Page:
Review Article

The spread and antimicrobial resistance of Staphylococcus aureus in South African dairy herds – A review

Joanne Karzis, Inge-Marie Petzer, Vinny Naidoo, Edward F. Donkin
Onderstepoort Journal of Veterinary Research | Vol 88, No 1 | a1937 | DOI: https://doi.org/10.4102/ojvr.v88i1.1937 | © 2021 Joanne Karzis | This work is licensed under CC Attribution-NoDerivatives 4.0
Submitted: 09 February 2021 | Published: 26 October 2021

About the author(s)

Joanne Karzis, Department of Production Animal Studies, Faculty of Veterinary Science, University of Pretoria, Pretoria, South Africa
Inge-Marie Petzer, Department of Production Animal Studies, Faculty of Veterinary Science, University of Pretoria, Pretoria, South Africa
Vinny Naidoo, Department of Paraclinical Sciences, Faculty of Veterinary Science, University of Pretoria, Pretoria, South Africa
Edward F. Donkin, Department of Animal and Wildlife Sciences, Faculty of Agricultural Sciences, University of Pretoria, Pretoria, South Africa


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Abstract

Staphylococcus aureus is internationally recognised as a principal agent of mastitis and the foremost reason for economic loss in the dairy industry. The limited data available on organism-specific antibiotic resistance surveillance in dairy cattle have stimulated the need for such a review article. The objective of this study was to review relevant literature on antimicrobial resistance of mastitis-causing staphylococci isolated from dairy cows in South Africa compared to other countries. Factors relating to the incidence of mastitis and treatment strategies in terms of the One Health concept and food security were included. The Web of Science (all databases) and relevant websites were used, and articles not written in English were excluded. The incidence of mastitis varied between South Africa and other countries. Antimicrobial resistance patterns caused by S. aureus also varied in regions within Southern Africa and those of other countries although some similarities were shown. Antimicrobial resistance differed between S. aureus bacteria that were maltose positive and negative (an emerging pathogen). The results highlighted the importance of the availability of organism-specific surveillance data of the incidence of mastitis and antibiotic resistance for specific countries and within similar climatic conditions. Accurate knowledge about whether a specific pathogen is resistant to an antibiotic within a certain climate, country, area or farm should reduce the incidence of unnecessary or incorrect treatment with antibiotics. This should enable dairy farmers to deal with these organisms in a more effective manner. Therefore such research should be ongoing.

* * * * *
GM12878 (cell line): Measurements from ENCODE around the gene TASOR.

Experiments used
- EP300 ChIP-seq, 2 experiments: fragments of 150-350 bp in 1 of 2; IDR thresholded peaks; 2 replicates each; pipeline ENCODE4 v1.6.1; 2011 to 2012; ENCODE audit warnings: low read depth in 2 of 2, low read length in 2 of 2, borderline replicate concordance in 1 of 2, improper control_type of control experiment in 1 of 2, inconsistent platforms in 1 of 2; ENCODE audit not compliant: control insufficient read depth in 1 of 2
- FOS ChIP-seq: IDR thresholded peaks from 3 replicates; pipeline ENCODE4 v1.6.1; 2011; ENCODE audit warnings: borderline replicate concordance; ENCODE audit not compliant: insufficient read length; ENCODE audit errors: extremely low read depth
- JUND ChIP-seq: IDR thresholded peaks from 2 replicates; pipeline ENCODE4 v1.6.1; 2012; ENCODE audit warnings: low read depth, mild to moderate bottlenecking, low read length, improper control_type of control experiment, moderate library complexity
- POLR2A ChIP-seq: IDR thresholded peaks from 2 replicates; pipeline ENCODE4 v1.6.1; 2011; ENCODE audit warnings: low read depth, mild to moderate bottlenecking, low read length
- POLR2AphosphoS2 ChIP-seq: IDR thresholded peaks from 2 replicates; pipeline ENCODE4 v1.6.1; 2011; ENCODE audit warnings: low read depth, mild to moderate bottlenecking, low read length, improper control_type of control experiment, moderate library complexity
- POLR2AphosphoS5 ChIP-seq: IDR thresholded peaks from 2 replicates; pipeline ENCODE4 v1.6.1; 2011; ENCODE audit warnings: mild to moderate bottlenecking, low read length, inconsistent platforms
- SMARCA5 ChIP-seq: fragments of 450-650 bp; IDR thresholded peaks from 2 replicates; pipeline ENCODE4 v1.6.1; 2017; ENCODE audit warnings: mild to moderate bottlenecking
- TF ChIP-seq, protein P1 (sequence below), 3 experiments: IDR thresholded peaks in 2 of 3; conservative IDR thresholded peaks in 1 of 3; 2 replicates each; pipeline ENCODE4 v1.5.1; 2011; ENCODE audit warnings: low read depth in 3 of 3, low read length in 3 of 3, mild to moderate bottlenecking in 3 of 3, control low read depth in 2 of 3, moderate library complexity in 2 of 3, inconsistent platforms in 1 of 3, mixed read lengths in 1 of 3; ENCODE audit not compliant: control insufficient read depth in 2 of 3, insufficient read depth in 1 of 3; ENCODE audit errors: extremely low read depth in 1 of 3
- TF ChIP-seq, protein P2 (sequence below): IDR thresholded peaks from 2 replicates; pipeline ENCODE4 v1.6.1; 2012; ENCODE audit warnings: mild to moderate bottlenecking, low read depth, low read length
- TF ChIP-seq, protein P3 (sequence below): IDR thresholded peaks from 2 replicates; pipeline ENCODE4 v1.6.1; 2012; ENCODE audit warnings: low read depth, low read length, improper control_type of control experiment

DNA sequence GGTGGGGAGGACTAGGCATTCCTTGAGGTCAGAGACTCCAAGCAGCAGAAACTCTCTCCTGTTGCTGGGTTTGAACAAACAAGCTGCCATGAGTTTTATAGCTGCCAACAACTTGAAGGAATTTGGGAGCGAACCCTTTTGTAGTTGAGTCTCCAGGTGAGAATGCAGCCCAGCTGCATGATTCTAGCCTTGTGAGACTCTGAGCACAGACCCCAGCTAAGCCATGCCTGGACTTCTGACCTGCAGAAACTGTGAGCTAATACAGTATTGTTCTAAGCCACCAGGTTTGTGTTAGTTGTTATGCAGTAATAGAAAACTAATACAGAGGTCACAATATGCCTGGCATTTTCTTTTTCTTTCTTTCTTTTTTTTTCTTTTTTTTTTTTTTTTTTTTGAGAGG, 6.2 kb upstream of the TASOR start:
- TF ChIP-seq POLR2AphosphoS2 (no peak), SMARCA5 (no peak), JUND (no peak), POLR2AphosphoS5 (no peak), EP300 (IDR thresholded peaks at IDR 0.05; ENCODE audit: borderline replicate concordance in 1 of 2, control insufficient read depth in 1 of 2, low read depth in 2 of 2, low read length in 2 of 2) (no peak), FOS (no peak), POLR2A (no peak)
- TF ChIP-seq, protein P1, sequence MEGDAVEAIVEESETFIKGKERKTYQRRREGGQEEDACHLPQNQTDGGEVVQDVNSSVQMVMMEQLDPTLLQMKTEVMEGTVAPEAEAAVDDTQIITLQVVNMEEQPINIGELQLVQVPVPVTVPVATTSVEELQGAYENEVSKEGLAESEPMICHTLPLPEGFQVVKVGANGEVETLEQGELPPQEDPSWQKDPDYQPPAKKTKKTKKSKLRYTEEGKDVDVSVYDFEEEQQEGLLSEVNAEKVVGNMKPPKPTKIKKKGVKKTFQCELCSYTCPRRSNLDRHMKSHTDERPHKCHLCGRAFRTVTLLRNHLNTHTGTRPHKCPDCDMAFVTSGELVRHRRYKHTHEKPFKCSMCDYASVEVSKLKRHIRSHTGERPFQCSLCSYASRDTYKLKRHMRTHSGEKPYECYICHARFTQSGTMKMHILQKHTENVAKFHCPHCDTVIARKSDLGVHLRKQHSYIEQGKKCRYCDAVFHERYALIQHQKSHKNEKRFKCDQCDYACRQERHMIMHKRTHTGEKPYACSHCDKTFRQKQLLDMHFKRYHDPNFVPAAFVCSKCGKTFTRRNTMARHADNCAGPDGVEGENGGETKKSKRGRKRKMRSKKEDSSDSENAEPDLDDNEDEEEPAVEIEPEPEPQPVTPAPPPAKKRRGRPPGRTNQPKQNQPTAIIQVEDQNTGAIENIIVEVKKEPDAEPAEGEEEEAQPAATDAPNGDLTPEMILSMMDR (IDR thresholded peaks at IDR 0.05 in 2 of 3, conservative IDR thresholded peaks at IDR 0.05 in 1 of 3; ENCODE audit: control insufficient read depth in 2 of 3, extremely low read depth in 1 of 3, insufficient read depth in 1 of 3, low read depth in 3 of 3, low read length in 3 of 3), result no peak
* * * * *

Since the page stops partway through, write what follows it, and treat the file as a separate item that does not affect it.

Keywords

mastitis; economic loss; dairy; cattle; antibiotic; resistance

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